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A New Life in Ely

Updated: Jan 2

We finally did it! After many years of talking and planning, we moved from South St. Paul to Ely, MN. It's been about 13 months since we made the final drive up to our new hometown. We sold our home and closed in mid-September 2021. It didn't feel real while it was happening, and even now there are moments I have to remind myself this is our new life in the magical Northwoods.

Our new backyard

For the first eight months, we lived at a beautiful cabin that my clients kindly took off of Airbnb for the winter to let us rent. It was gorgeous, but we didn't really unpack because we knew we'd be moving out in short order and we didn't want to mix our things with the rental things. So we kind of lived out of bins and it was definitely a cozy and temporary-feeling situation. You can rent this beautiful cabin - The Guest House - at (branding and website done by yours truly, hero image by Andy).

We also welcomed our dog, Scout, to the family since we last wrote! She's a big rescue Anatolian Shepherd mix. We got her at about nine months old and she's now almost two. She is the sweetest, snuggliest girl ever but thinks she's a small lapdog and still has that crazy puppy energy.

Up until about March of this year, our plan was to build our home on our land. We got so far as to have an architect draw up plans, got the physical building kit (we were building barndominimum style), build permits, septic design and permit...and then we started getting quotes back for things like septic and electric. Things were coming in two or three times more than we had budgeted (we started this process in 2019 before everything skyrocketed) and every contractor said the same thing: materials are insanely expensive and hard to get right now. That was just from the ones that called us back - we had trouble getting anyone to give us a quote for a few critical things that the bank needed to approve our construction loan.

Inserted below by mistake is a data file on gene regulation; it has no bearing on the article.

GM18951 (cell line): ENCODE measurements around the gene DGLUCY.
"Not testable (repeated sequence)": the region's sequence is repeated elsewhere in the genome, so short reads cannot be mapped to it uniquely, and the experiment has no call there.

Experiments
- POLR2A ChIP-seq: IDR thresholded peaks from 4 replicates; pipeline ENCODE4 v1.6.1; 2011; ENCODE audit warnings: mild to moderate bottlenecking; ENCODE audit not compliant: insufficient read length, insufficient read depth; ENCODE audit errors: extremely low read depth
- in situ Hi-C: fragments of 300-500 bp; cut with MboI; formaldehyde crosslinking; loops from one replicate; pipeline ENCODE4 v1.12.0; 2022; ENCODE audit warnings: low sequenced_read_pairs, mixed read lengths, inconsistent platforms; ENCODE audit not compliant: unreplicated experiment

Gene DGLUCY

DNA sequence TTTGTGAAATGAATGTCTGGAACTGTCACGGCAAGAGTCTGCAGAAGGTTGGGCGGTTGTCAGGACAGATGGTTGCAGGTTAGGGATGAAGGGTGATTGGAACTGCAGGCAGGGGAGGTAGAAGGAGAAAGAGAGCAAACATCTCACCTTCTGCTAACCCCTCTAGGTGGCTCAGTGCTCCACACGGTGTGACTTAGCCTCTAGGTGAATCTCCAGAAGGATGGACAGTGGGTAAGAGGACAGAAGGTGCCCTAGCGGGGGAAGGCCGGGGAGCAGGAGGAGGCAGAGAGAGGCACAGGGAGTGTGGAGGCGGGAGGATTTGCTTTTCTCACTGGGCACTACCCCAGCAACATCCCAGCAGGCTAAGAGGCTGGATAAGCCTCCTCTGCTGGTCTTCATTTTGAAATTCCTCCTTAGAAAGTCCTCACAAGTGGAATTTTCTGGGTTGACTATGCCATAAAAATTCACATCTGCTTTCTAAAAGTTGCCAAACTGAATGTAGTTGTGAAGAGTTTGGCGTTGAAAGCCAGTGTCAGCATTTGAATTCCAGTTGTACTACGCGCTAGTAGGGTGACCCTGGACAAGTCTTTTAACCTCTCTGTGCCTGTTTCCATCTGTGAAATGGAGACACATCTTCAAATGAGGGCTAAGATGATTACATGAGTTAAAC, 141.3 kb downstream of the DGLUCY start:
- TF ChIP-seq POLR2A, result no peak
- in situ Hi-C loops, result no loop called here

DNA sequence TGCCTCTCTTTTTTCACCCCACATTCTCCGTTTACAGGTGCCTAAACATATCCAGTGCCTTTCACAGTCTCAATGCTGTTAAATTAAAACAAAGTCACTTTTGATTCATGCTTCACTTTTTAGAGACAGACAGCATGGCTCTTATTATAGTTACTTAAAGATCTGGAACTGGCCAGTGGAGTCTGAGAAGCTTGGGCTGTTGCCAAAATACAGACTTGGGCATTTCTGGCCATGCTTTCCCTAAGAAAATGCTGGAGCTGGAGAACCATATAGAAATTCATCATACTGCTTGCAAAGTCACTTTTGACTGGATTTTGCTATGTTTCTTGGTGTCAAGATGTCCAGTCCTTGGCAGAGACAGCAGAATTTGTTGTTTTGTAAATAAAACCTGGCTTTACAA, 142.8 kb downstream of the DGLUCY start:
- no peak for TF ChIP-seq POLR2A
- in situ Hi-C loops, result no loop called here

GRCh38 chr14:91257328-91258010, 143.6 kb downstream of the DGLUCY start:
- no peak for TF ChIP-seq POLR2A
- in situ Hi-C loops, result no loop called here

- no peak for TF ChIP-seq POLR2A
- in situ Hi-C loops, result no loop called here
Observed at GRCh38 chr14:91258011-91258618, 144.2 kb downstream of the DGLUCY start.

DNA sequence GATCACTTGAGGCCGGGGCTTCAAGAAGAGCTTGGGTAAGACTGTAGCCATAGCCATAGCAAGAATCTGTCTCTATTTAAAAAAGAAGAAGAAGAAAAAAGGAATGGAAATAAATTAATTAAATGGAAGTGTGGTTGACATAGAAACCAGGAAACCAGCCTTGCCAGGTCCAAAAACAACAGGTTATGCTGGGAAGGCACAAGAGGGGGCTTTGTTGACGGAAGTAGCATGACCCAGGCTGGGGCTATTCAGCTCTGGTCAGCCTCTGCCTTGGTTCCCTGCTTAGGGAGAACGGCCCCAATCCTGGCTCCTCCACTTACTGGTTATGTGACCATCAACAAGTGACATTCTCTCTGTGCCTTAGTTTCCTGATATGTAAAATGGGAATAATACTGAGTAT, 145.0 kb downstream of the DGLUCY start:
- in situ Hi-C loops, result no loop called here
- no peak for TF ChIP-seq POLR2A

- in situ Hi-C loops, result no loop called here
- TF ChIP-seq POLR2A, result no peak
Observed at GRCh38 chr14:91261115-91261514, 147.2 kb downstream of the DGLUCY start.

We had a date that we needed to be out of our rental - May 31st, and sometime in March we made the difficult decision to throw in the towel for now on our build with no plan of where to go. Add in the fact that rentals and home inventory were/are in very short supply in our area and we were a little stressed. Then my friend and colleague mentioned the idea of selling a lakefront home to us that she used as a rental property. We saw it and fell in love! To make a long and boring story short, everything ended up falling into place perfectly somehow and we closed in May - just a couple of weeks before we had to be out of our rental. Update: we sold our metal building kit for our home in 2023.

It's a 1920s-ish railroad section house, along an old railroad track that is no longer there. It has 4 bedrooms, 2 bathrooms, a butler's pantry, walk-in closets in every bedroom, and sits on 2 acres along a small lake. My friend did a lot of work prior to us purchasing it - putting in a new well, septic, water filtration system and a new driveway among other things. There's still much to do, but we're enjoying living in our big, historic home - we call it the Rail House - and slowly bringing it back to life.

So far, we've had gutters put on, a radon mitigation system installed, a dead White Pine taken down, put in a dock, and given the game lounge a little facelift.

Still this year, we would like to install an outlet for our new old electric stove, and hopefully renovate the old wood fired hot tub that came with the property. Over the winter and into the spring, our priority will be to repair plaster cracks, paint and finish decorating, and turn the room that has kitchen things in it...into a kitchen.

The logo we designed for our house